Exploring science and the humanities.

“Spacequakes: Dodging Plasma Bullets”

July 15, 2013


There’s a storm brewing in space. Not the kind that floods rivers, drops hailstones, or snatches up houses in Kansas, but the kind that messes with your cell reception. We know about it thanks to new information from THEMIS. Time History of Events and Macroscale Interactions during Substorms, launched by NASA in 2007, is an […]

Posted in: science, writing

A Certain Slant of Light, Typographically Speaking

April 6, 2013


The project was vastly ambiguous, and also constrained.  Assignments like this always break my brain in the beginning.  It’s like breaking in fresh clay, I think.  In the right hands, something good will undoubtedly come out of it.  Speaking of breaking, here’s the project du jour: I could have done an Emily Dickinson variety show. But […]

New Punctuation for Digital Communication

June 12, 2012


Social networking and digital web-based media are creating a new set of unsuspecting creatives: People who never kept journals or wrote letters are now published authors in these new media. And these electronic authors are publishing to a worldwide audience. Amazingly, we are able to communicate in this new, integrated territory with relatively little difficulty. […]


November 9, 2015


O — To feel such joy, as to weep into embrace in collapse… which is to fall, as would Shaolin with purposed grace.

Posted in: poetry, writing

The Superior Mirage of Mount Hood

January 15, 2015


Today I discovered why mountains sometimes look bigger: Looking at Mount Hood, you are a standing y-axis on the ground with great distance on the x, between you two. 11,250 feet above its base, its icy spike chills the atmosphere. The air is dense, with compressed layers. Look up and imagine where that peak would […]

Posted in: science, writing

Reader as Detective in Paul Auster’s City of Glass

March 9, 2014


For the last ten weeks I have been studying Paul Auster’s book City of Glass and the metaphysical landscape within. The book was of special interest to me because it practically begged me to get inside the text and see what was up in there. The book is fascinating in this way. It is taking the […]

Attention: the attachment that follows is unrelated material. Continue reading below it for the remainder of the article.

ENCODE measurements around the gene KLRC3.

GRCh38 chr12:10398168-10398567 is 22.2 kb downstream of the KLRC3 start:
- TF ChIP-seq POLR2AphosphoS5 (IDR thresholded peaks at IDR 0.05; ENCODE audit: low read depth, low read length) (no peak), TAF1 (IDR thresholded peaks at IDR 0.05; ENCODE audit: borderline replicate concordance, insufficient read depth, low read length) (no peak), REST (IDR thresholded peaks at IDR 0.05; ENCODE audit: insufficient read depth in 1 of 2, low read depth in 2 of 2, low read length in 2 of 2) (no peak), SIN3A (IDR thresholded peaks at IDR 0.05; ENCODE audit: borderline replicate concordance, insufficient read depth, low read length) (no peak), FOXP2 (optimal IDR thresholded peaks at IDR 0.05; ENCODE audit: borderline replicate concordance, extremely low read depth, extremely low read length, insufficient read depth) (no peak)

Twelfth Night Comic

February 18, 2014


This comic had to publish in two parts due to length. I hope you will read them both. The first image will appear small at first, but if you click it you can enlarge it to a readable size. Enjoy!

“I Sent Him the Galaxy With Personalism”

December 1, 2013


“You get what you pay for,” they say. And I paid the price when I decided to tackle Walt Whitman’s Leaves of Grass for my American Lit project. And there were a couple things I took away that I am still trying to wrap my mind around. Have you ever READ Whitman? How long can […]

“Microwaves and their Ovens”

July 16, 2013


digg Did your grandmother ever call her microwave a “radar range” when you visited her on the holidays? If so, blame the discovery of RADAR (RAdio Detection And Ranging). RADAR was big news back in the early 20th century, enabling the Navy to spot boats and planes while enabling biologists to explain how bats can […]

Posted in: science, writing

“Why Space Exploration Still Matters”

July 15, 2013


We’re human, and we’ve conquered Earth. That’s our history in a nutshell. In the 200,000 year history of our existence we’ve managed to sprawl across the entire habitable surface of our little blue planet. So what’s next may seem only natural: space. Scientists have been shooting for the stars as long as history has been […]

Posted in: science, writing